Spring is an exciting time of year. The end of the school year is in sight, barbeque and boil season begins, and winter clothes are put away. We get to spend more time enjoying the outdoors, but that also means more time around annoying and potentially harmful insects.

If you’re looking for natural pest control methods to deal with nuisance bugs, consider using plants in conjunction with other environmentally friendly methods and treatments.

Some plants are said to have bug-repellent qualities while other plants attract creatures that eat the nuisance insects. Keep reading to learn more about six common plants you can use to help battle your pest problems—some have additional uses, too!

Our Companies Are Backed by the Best Pick Guarantee. Call One Today!

Common Plants for Controlling Pests

1. Basil

basil plant in container

Some people claim that basil can repel mosquitoes and flies, so place basil in containers near your patio or by your back and front doors to help keep those party crashers at bay. As a bonus, you’ll have plenty of fresh basil for the kitchen.

Grow basil either in a container with good drainage or in your garden, and place it in a sunny spot. If you live in a cold climate, cover your outdoor basil when temperatures get low, or bring your basil containers inside.

2. Lavender

lavender plants in pots

Known for its calming scent, lavender attracts good bugs such as butterflies and bees, and it deters fleas, ticks, mosquitoes, flies, and moths. Some people apply lavender oil to their skin as a natural mosquito repellent. If you have extreme reactions to mosquito bites, though, stick to EPA-registered insect repellents.

Lavender thrives in well-drained soil and full sun, and it can grow in most parts of the US. Don’t overwater these drought-resistant plants. To insulate them from cold winters, put a pile of mulch on lavender plants after a freeze and remove the mulch when temperatures rise in the spring.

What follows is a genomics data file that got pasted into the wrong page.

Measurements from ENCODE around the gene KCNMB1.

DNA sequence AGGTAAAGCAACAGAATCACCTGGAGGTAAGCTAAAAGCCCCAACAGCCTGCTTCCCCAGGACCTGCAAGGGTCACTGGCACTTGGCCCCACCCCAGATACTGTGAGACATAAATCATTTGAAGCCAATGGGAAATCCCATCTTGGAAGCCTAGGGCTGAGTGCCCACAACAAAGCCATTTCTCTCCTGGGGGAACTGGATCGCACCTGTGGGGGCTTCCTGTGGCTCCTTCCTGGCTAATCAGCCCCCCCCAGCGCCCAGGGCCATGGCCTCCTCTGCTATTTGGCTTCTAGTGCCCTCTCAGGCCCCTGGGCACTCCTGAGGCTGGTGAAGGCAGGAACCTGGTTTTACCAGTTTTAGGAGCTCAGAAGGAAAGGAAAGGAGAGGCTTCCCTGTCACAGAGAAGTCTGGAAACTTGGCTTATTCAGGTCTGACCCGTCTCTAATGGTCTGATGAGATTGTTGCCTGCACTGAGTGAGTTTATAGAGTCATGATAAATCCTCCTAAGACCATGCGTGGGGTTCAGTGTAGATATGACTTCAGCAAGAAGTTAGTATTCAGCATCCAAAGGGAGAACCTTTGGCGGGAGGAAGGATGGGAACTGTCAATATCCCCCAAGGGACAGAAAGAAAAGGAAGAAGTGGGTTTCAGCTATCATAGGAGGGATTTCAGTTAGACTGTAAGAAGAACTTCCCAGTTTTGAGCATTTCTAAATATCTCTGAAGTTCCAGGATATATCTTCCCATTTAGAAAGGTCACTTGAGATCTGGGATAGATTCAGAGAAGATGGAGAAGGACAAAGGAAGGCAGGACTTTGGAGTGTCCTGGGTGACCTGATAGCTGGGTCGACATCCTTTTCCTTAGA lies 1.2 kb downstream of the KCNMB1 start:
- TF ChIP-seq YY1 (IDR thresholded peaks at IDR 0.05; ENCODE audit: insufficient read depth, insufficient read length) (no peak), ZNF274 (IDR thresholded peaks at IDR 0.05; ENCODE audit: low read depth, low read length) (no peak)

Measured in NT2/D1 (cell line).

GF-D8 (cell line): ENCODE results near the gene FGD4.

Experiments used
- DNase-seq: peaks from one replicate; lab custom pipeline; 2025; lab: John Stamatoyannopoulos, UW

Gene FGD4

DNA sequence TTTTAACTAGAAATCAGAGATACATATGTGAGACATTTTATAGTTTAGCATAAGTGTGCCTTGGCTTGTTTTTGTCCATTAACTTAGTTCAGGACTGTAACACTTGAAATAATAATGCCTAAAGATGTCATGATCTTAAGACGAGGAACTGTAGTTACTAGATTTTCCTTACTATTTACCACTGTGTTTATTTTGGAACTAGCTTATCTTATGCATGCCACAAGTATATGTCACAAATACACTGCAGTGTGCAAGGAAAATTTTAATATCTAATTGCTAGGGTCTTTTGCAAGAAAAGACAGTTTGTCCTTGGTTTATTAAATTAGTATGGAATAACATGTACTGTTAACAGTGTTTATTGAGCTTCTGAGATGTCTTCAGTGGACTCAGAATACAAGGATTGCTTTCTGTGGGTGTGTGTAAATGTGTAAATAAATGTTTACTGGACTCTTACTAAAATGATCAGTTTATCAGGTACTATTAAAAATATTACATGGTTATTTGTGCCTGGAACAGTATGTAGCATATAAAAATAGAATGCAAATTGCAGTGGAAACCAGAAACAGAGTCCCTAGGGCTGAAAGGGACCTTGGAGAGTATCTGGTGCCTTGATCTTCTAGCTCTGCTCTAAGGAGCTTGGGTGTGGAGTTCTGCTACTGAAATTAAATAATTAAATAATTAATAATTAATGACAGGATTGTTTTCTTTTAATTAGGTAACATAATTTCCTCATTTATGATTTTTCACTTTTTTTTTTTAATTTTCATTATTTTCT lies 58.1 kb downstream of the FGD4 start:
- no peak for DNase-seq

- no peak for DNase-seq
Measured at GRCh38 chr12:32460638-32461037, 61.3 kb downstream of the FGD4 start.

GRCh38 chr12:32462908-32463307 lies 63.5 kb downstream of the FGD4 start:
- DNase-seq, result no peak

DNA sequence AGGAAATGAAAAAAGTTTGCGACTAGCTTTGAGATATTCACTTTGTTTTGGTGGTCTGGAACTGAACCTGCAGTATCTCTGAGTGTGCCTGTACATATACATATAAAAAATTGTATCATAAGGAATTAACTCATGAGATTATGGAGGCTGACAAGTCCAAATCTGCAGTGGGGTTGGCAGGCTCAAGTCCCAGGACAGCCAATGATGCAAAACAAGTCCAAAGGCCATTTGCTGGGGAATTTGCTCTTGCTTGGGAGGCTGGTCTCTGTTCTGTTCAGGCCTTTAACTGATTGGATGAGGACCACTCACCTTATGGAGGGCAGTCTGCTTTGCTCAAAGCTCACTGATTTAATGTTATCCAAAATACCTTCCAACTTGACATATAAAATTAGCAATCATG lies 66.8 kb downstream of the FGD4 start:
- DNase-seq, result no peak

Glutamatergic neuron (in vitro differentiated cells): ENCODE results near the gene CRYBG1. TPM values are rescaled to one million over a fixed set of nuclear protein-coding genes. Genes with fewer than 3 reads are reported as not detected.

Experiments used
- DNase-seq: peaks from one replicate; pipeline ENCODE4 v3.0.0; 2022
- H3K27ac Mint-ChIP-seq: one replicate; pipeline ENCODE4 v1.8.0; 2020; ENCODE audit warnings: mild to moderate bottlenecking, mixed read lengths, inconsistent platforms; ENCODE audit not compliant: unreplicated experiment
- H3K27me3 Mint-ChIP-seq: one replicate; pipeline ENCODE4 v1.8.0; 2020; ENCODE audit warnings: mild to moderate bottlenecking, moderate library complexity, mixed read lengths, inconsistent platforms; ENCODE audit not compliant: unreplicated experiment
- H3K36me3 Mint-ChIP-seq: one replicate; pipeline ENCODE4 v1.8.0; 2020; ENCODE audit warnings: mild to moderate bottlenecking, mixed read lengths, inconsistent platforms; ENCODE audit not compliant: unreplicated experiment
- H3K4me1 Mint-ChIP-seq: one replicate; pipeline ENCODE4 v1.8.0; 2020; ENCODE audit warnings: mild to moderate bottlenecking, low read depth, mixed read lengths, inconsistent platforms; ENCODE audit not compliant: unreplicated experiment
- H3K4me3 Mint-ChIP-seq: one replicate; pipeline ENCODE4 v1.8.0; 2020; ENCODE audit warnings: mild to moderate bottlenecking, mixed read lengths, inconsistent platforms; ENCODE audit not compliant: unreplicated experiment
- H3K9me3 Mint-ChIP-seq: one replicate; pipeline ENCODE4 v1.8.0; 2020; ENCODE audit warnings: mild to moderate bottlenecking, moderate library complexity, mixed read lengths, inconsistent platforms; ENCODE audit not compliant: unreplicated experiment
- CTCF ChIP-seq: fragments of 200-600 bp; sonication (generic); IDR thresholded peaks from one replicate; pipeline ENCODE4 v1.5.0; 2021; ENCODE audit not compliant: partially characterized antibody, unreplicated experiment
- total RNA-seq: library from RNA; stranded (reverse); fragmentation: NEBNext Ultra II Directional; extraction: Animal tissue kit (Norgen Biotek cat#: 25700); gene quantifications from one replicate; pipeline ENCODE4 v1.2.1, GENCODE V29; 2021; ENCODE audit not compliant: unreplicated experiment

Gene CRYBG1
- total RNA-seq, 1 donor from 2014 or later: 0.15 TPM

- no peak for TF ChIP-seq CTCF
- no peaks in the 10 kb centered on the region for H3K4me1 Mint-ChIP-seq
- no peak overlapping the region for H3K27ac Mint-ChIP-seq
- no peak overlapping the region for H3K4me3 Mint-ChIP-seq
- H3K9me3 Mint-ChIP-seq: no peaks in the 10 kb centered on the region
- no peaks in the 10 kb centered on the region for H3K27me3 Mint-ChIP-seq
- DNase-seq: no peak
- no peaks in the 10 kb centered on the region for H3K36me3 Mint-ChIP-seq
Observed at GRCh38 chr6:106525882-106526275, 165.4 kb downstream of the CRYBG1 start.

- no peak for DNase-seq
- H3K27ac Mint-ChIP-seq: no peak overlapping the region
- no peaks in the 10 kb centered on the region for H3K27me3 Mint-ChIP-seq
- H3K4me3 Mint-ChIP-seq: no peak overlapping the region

3. Catnip

close-up photo of catnip leaves

Studies have shown oil from catnip to be an efficient mosquito repellent, but this plant also keeps away all sorts of garden pests. You can put dried catnip sachets around your kitchen if the ants come marching in.

Like most other herbs, catnip prefers full sun and well-drained soil. It will tolerate shade and grows well in most of the continental US. Be careful not to overwater.

4. Lemon Thyme

close-up photo of lemon thyme leaves

Keep this plant handy in containers near your backyard seating, and you’ll be ready at all times. The oils inside the plant deter pests such as mosquitoes, so it’s key to crush the leaves to get the most benefit.

Thyme likes full sun and dry, hot conditions. It can grow well indoors, if it gets enough sunshine. Make sure your lemon thyme doesn’t sit in damp soil, or else mold and rot will ruin your plant.

5. Marigolds

field of yellow and orange marigolds

Marigolds are said to repel mosquitoes and aphids, and they also attract predatory bugs and butterflies. The Lemon Gem variety is recommended for its ability to attract the good pests.

For best results—the most flowers—plant marigolds in full sun. These flowers are low-maintenance and easy to start from seeds, which make them a fun gardening project for kids, or for adults who lack green thumbs.

6. Native Plants

field of bluebonnets and indian paintbrushes

Native plants attract native and migratory birds, many of which eat harmful insects such as mosquitoes. Native plants also attract beneficial insects. The Lady Bird Johnson Wildflower Center is a great online resource for finding native plants for your area.

Growing these bug-repellent plants in your yard will not guarantee a pest-free space, but you can use them as part of a comprehensive pest control management strategy. Plus, they’ll make your yard look and smell good.

Other DIY, Eco-Friendly Pest Control Strategies

 
  • Remove all sources of standing or slow-moving water. This will prevent mosquitoes from breeding and hanging around your yard.
  • Install screens at your front and back entryways and on your windows. Leaving windows and doors open during nice days is refreshing and can improve indoor air quality, but you don’t want to invite pests inside. If any of your existing screens are torn, make sure to replace the screen or patch the hole.
  • Install bird feeders and bat houses in your yard to attract these bug-eating creatures.

Call a Pest Control Expert

Keep in mind that DIY methods don’t always resolve a pest problem completely. Pests can be serious business, and your family’s health and safety is important. Contact a pest control professional about environmentally friendly pest control products and treatments. Work with a pest control expert to explore the wide range of options and find solutions that are right for you and your family.

ribbon